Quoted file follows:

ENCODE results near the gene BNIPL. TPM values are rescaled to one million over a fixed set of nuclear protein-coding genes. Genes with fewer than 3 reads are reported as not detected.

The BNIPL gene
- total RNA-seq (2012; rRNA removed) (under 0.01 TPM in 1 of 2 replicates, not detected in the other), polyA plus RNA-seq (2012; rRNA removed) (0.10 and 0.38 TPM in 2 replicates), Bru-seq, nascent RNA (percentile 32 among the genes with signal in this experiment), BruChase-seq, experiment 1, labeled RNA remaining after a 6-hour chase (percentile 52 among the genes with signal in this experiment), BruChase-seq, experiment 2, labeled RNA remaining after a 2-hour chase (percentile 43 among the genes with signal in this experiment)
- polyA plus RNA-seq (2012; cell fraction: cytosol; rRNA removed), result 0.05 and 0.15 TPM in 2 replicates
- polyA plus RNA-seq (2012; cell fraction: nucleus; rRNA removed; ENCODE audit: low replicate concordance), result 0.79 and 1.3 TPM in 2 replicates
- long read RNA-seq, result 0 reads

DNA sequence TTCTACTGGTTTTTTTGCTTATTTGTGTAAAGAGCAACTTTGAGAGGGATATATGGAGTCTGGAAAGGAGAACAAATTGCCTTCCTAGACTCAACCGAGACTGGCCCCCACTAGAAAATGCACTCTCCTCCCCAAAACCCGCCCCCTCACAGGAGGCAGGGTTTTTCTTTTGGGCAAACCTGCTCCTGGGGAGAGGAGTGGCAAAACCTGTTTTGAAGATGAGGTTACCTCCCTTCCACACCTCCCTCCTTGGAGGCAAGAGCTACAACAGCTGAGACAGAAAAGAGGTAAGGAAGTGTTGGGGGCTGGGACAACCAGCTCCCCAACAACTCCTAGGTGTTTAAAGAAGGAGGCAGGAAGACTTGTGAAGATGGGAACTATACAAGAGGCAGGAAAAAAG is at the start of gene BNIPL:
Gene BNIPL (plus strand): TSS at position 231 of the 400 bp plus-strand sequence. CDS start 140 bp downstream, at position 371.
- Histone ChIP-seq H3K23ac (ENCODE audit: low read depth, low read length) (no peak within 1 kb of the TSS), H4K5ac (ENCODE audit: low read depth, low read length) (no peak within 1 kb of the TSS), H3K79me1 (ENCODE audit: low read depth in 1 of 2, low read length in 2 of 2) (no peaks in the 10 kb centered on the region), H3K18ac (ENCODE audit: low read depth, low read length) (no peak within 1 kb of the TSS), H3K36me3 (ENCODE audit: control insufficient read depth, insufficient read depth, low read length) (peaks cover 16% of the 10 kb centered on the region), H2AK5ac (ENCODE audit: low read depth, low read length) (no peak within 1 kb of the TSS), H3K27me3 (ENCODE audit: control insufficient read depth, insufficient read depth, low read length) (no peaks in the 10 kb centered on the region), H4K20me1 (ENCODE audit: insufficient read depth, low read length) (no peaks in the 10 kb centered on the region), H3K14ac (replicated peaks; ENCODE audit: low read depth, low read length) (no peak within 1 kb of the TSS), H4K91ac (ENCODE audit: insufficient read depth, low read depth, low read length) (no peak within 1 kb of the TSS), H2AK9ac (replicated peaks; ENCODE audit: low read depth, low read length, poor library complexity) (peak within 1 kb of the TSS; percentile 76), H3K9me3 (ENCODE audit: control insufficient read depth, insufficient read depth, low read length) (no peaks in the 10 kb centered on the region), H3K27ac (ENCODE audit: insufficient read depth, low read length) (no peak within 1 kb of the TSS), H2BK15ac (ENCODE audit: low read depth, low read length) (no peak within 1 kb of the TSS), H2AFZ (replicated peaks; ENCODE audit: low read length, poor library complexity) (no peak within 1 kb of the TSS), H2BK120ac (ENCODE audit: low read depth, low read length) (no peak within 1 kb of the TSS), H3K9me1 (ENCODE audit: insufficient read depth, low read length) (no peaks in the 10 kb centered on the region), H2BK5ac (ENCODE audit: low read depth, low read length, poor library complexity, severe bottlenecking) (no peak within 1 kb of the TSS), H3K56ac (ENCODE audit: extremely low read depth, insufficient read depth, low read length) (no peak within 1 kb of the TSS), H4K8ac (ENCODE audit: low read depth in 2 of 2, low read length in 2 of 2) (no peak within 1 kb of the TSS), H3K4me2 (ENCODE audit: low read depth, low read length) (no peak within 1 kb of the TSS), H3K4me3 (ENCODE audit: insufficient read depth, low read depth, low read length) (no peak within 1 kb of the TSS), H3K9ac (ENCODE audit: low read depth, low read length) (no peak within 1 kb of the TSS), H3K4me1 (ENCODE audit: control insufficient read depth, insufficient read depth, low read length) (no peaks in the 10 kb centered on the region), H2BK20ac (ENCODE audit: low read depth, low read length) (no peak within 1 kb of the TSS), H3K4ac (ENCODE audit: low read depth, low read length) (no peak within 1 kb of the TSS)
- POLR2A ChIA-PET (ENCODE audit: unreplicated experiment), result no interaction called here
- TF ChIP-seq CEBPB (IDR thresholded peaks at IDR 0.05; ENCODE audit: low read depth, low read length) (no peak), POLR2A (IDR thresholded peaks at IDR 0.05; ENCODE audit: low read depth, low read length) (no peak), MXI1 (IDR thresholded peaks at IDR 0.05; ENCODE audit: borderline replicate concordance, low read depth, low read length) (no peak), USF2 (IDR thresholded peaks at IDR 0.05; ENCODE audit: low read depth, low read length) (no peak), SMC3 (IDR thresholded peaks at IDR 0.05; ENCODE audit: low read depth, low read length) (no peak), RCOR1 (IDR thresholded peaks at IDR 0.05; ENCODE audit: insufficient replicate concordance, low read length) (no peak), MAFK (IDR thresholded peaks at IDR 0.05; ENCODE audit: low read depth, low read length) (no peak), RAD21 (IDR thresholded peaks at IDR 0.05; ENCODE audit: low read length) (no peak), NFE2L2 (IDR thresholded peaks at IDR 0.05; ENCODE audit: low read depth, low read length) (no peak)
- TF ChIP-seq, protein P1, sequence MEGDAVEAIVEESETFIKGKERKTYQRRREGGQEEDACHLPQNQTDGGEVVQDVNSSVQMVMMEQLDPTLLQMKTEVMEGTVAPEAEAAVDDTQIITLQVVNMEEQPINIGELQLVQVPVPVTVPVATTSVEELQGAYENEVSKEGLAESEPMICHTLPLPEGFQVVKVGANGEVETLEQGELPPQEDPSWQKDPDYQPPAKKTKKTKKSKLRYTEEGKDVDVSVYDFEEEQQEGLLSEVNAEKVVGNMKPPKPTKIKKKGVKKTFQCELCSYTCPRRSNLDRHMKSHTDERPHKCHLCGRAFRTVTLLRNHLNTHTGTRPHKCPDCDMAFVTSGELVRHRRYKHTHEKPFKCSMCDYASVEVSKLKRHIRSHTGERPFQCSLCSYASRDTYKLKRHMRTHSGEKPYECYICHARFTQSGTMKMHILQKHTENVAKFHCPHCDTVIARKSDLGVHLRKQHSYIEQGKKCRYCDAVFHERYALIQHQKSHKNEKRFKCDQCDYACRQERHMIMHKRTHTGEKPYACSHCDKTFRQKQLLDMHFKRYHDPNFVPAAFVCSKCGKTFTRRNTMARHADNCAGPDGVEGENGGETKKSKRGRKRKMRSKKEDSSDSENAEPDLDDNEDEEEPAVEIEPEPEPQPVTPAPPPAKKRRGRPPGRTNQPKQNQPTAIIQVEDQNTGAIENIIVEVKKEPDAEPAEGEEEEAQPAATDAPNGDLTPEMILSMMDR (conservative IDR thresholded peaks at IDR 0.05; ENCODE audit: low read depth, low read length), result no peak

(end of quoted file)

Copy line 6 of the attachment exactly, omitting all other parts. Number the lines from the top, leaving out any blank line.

- long read RNA-seq, result 0 reads